“There is still some work to be done,” said Mayor François St-Amour during a phone interview following the December 13 council session. He noted that municipal staff will now work on the bylaw and lists of tax rates for specific property categories to present to council early in the new year for approval before the official property tax notices are mailed out.
The total budget for The Nation for next year is about $64.5 million. That includes the $19.8 million operations budget portion that deals with regular day-to-day expenses for programs, services, salaries, and other items. The capital works portion of the budget amounts to about $44.7 million.
During the past several weeks of budget review and revision, the original draft report had projected a possible tax increase of three per cent or more to the 2022 budget. During the last review session in November, council asked administration and finance official to try and redue the potential tax increase to 2.5 per cent.
The final budget approved on December 13 includes a two-per-cent tax increase. That means that the owner of an average residential property in the municipality, including house and land, valued at $264,000, will pay $40.03 more in property taxes next year. Other residential property owners may see higher or lower increases in their municipal property tax bills depending on the value of their properties. Commercial and other types of property owners will also see different increase amounts for their properties depending on the value and category of property.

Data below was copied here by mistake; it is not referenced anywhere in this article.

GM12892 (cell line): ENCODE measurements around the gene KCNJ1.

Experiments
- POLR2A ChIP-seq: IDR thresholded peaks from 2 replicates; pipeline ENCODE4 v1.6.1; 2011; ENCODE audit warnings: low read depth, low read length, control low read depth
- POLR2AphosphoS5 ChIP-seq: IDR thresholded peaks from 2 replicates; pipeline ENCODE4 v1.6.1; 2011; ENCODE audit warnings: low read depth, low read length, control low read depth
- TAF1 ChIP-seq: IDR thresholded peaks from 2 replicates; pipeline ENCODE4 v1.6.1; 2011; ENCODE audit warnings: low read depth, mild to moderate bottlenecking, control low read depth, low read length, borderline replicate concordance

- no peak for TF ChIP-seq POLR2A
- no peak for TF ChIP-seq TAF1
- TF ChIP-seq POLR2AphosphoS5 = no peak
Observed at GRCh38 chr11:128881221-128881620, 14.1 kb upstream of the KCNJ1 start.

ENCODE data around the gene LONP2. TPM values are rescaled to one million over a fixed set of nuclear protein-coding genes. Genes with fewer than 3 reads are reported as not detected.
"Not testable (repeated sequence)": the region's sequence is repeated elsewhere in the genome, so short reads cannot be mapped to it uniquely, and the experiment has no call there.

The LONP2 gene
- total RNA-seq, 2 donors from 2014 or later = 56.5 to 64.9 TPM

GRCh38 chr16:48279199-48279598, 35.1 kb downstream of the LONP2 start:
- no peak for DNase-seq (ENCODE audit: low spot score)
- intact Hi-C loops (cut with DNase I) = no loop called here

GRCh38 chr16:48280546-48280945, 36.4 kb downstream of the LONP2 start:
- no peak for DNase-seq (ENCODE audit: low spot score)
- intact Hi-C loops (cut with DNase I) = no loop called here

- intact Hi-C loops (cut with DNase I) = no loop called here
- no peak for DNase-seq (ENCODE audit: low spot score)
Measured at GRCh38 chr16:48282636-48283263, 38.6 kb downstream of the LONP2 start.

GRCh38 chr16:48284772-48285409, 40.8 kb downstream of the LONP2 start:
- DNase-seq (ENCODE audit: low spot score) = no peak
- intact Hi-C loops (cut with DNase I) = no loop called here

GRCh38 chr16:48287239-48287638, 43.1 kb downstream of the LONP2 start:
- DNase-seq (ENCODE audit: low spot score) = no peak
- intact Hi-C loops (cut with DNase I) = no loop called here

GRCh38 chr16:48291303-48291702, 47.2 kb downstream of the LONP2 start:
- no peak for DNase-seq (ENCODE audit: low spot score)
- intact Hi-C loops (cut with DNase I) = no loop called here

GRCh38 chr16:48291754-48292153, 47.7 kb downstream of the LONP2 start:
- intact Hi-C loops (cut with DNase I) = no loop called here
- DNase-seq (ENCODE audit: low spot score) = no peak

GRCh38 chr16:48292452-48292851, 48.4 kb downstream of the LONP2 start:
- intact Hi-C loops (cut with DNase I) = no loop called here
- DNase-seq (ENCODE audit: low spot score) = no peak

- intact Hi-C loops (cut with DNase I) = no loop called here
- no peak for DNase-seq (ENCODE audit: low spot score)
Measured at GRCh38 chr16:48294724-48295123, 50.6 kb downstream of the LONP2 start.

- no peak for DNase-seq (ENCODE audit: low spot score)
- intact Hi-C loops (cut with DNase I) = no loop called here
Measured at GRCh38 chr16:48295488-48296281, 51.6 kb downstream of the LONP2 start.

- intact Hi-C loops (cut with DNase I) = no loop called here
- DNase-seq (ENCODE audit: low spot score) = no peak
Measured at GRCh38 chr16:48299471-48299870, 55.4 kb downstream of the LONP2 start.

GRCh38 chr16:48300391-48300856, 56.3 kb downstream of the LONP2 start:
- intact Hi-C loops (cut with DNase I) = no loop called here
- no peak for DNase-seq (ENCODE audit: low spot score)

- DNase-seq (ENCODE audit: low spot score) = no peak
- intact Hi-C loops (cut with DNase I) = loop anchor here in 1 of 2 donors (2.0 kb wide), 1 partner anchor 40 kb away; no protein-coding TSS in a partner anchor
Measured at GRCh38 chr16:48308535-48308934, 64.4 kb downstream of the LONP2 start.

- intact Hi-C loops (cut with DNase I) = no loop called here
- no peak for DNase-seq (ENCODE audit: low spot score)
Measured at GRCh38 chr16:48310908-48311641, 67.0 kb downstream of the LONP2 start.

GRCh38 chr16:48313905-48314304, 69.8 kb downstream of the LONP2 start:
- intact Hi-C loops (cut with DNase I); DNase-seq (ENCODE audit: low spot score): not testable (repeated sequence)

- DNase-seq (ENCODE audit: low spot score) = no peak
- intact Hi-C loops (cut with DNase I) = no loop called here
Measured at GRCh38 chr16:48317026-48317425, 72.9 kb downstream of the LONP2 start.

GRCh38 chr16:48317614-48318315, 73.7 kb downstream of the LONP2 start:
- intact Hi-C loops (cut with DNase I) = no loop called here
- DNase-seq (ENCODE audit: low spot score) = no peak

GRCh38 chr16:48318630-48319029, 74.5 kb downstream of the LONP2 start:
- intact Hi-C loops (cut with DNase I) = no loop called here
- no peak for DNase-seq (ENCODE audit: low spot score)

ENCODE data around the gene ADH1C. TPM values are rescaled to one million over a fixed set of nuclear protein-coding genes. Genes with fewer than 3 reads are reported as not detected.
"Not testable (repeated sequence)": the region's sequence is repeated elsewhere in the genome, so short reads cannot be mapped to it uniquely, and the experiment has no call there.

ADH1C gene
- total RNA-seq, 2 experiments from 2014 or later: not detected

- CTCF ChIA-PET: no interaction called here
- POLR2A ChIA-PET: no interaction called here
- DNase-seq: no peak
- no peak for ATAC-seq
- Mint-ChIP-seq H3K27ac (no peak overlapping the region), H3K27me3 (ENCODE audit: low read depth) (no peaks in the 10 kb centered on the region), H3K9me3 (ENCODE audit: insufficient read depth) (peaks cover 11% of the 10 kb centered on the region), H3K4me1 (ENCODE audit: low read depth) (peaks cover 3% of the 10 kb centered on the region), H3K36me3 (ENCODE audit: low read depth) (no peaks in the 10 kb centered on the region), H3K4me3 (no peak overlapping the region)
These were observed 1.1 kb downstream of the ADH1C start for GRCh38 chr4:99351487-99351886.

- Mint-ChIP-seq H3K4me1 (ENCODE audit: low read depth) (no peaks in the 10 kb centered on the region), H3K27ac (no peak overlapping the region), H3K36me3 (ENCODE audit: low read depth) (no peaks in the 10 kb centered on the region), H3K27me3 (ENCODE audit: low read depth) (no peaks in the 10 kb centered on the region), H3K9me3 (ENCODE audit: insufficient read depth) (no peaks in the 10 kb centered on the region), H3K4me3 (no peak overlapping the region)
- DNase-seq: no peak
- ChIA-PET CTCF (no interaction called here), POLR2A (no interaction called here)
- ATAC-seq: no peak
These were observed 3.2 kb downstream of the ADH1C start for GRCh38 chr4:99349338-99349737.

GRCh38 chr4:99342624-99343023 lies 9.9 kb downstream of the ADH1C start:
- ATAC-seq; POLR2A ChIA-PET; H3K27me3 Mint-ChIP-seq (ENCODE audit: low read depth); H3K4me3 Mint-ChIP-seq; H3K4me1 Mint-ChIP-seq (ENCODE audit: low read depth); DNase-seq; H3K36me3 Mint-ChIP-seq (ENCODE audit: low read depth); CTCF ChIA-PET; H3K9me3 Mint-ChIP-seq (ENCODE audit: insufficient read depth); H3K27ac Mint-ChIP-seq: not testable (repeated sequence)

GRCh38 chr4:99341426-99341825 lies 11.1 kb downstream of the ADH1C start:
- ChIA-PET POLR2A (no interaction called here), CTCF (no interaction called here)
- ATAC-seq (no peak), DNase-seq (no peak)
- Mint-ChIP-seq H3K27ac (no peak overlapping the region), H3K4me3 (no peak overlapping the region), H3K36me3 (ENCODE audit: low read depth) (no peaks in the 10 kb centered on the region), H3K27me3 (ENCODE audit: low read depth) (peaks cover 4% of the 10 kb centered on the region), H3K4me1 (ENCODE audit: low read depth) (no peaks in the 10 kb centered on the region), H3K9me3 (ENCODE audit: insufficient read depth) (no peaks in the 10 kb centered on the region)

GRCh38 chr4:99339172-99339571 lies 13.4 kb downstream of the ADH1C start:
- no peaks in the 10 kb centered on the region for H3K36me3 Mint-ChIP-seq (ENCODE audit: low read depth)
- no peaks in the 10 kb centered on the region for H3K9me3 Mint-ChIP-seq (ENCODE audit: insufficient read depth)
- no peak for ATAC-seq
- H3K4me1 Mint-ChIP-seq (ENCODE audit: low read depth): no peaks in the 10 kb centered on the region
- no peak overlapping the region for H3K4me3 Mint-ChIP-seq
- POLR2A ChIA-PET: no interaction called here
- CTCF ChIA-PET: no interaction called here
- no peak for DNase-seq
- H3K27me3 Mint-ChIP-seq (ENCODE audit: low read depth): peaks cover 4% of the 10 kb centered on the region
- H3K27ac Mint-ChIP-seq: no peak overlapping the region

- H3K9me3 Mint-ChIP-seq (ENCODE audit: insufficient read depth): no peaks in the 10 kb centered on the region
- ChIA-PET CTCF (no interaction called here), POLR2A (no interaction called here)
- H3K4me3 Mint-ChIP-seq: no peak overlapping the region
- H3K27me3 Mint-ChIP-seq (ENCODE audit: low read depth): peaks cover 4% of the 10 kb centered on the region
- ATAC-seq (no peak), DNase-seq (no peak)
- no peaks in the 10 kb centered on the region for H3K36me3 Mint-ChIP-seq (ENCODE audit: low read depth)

Mayor St-Amour noted that the capital works portion of the budget includes two “very big” projects that account for almost half of next year’s capital plan expenses. One is completion of the water and wastewater treatment plant project for Limoges, and the other is finishing the water mainline connection between the villages of Limoges in The Nation and Cheney in Clarence-Rockland. The connection is part of the agreement The Nation has with the City of Clarence-Rockland for becoming part of the city’s water supply service system.
The roadwork portion of the capital works portion of the budget also amounts to $5.7 million. The Nation has since received confirmation from the province of several hundred thousand dollars more in infrastructure aid for road repairs. Council and staff will discuss what to do with that extra money in January. Possible options are to put the extra funding towards existing road projects and help reduce next year’s tax increase or use the money to deal with other small road projects on the municipality’s priority list.